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Additive Manufacturing

Additive manufacturing refers to adding layer-upon-layer of material using data-driven automation to form a product. This is the opposite of machining, which relies on removing material to form a product.

Additive manufacturing is sometimes called 3D printing, but is often associated more specifically with large-scale industrial production. Industrial additive manufacturing requires an integrated and digital workflow starting with design and simulation, and ending with the final part production.

Additive manufacturing will have a revolutionary impact on manufacturing by enabling the production of increasingly complex designs, reducing materials waste and rapidly accelerating throughput.

Additive Manufacturing

Additive manufacturing refers to adding layer-upon-layer of material to form a product.

Benefits of Additive Manufacturing (AM):

The benefits of additive manufacturing give it some advantages over other manufacturing methods in specific use cases. 

  • Additive manufacturing allows designers to have improved design freedom. While additive manufacturing still has certain design restrictions depending on the type of AM technology and material used (minimum wall thickness, maximum overhang) in general, designers have much more freedom to create unique and innovative designs.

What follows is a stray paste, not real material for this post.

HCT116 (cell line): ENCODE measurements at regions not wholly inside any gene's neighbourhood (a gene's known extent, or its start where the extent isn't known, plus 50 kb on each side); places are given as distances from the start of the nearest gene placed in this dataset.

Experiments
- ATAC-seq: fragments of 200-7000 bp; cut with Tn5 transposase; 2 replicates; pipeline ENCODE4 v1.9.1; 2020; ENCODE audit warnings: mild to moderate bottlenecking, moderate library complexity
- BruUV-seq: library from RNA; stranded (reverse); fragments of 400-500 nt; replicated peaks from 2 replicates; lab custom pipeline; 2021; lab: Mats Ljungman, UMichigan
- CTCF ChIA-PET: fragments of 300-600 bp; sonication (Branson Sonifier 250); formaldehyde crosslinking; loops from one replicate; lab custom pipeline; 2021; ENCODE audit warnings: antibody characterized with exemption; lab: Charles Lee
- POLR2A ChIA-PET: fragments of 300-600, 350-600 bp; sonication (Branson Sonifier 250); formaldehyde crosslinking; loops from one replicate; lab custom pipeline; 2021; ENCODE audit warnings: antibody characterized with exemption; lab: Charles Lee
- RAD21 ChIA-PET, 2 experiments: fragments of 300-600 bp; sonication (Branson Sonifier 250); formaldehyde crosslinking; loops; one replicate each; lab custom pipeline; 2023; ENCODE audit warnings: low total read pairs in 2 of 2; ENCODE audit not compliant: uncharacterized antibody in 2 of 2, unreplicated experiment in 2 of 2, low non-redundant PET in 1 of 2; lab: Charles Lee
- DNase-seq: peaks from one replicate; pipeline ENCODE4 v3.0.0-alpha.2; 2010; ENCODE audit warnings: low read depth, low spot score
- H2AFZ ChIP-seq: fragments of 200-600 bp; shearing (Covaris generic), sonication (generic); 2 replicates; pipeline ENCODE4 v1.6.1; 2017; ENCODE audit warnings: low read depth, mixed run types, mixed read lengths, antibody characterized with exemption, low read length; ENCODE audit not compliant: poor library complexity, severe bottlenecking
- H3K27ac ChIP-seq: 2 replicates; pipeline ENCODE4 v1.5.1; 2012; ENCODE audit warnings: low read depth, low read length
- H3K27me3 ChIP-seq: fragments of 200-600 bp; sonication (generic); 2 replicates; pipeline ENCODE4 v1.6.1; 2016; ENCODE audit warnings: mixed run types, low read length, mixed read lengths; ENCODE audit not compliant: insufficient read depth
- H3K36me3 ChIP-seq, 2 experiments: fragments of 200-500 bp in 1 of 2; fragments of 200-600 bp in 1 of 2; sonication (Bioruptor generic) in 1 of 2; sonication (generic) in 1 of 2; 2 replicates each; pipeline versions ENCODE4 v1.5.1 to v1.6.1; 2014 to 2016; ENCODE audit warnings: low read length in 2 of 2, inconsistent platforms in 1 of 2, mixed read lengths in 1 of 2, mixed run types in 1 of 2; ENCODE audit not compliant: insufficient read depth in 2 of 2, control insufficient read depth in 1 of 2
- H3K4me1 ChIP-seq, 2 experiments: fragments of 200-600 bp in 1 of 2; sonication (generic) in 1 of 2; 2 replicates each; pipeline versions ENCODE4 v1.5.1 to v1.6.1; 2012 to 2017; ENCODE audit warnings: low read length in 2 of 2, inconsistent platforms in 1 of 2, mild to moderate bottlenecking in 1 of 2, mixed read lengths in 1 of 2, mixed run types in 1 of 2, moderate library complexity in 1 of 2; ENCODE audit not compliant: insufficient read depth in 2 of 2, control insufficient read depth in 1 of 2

• Additive manufacturing can allow companies to make parts on-demand. This means that the overhead associated with maintaining a warehouse of spare parts can be reduced or in some cases eliminated. 
  • Additive manufacturing allows companies to take full advantage of unique geometries like topology optimization and lattice structures. While unique geometry like that created by topology optimization was possible to produce with other manufacturing methods, many of these unique geometries reach their full potential when used with additive manufacturing as the production method. 
  • Additive manufacturing can reduce the lead time required to deliver parts to market. This is especially true when additive manufacturing is used to convert an assembly of parts into a single unit. Often, delivery of the manufactured part is faster than procuring and assembling the multi-part assembly.

Listen to our additive manufacturing podcast series

Listen to our additive manufacturing podcast series

Is your company ready for industrial-scale additive manufacturing?

In our new podcast series, we explore the hype, reality, risks and opportunities of industrial additive manufacturing and the Siemens Additive Manufacturing Network's role in jumpstarting ISAM.